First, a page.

Rajat Gupta, former director of Goldman Sachs and Mckinsey, has resigned from the board of the Hyderabad-based Emergency Management Research Institute (EMRI), a public-private-partnership initiative being run by the GVK group.
"He has sent in his resignation letter on Friday," GVK group chairman, G V Krishna Reddy, saud. He added the resignation was yet to be accepted; however, there seem to be indications that it would.
Gupta's resignation comes in the wake of the US Securities and Exchange Commission (SEC) initiating administrative and civil proceedings against him on charges of insider trading related to the Galleon group hedge fund headed by Sri Lanka-born Raj Rajaratnam, who was indicted earlier.
EMRI is a non-profit organisation. It handles medical, police and fire emergency calls. This is a free service delivered through state-of-art call response centres.
It was founded by the now-disgraced promoter of Satyam Computer Services, B Ramalinga Raju. While the Andhra Pradesh government was to provide the operational cost, Satyam used to bear the research and development and management cost.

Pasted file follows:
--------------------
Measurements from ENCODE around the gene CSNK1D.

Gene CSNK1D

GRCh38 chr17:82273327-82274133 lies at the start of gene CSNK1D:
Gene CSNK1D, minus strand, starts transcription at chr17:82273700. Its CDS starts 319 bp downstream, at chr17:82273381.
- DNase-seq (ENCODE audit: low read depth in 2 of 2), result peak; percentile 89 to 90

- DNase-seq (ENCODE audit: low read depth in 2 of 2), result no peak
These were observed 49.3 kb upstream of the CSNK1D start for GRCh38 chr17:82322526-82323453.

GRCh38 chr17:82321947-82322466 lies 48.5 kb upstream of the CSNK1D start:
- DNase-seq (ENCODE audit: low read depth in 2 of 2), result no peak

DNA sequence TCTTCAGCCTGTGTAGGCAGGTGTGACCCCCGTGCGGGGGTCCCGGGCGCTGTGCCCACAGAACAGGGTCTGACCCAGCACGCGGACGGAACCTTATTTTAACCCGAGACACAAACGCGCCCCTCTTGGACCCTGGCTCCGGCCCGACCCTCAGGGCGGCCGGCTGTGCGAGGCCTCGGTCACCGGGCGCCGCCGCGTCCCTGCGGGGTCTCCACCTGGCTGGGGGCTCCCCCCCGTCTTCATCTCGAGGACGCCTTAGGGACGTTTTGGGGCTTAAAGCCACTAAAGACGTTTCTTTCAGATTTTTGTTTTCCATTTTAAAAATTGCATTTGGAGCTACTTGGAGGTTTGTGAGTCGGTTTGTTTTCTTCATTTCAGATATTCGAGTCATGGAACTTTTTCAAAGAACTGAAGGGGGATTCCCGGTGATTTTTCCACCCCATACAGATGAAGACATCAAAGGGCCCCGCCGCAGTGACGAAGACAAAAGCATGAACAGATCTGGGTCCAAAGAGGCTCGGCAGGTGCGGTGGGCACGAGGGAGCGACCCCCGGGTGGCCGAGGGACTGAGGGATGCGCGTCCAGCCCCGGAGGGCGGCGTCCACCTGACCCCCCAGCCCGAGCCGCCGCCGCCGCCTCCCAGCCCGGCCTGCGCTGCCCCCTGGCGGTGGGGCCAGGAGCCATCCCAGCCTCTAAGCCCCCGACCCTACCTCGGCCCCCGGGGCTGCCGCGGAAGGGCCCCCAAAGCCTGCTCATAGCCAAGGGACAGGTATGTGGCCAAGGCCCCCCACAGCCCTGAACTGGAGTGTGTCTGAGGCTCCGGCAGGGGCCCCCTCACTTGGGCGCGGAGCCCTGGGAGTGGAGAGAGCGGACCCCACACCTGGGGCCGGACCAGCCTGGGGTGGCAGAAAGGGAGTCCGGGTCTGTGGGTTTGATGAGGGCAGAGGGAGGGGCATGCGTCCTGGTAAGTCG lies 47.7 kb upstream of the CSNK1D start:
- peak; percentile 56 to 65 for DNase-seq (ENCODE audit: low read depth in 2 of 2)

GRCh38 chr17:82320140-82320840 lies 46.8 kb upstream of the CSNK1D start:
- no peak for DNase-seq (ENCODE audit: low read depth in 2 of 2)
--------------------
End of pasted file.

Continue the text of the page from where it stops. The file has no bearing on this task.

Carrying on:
It was entrusted to GVK after Raju was arrested and sent to jail in 2009 in connection with a massive accounting fraud.
According to Reddy, EMRI is doing "extremely well" at present, with 2,700 ambulances and operations spread over 11 states.
"Currently, 17,500 people are working under EMRI, who are attending to 12,000 emergencies and saving nearly 400 lives every day", he said.
Besides EMRI, Gupta is also on the board of another high-profile institution in Hyderabad.
He is the chairman of the Indian School of Business (ISB), also his brain child. In a statement after the SEC's charges on Gupta came to light, it said, "We also note the statement of the counsel for Rajat Gupta, which asserts that the allegations are totally baseless. The ISB community is confident that Rajat Gupta will be vindicated."
An ISB spokesperson said the premium B-school's stand on Gupta remained the same.
Gupta allegedly tipped Rajaratnam before the public learnt about a $5-billion investment by Warren Buffet in Goldman Sachs during the height of the economic crisis.
Following this, Rajaratnam reportedly brought 300,000 shares of Goldman before the market closed.
As the shares soared when the news of Buffet's investment disclosed, he sold the stock the next day for a profit of $900,000. Rajaratnam was arrested in 2009 on a securities fraud charge.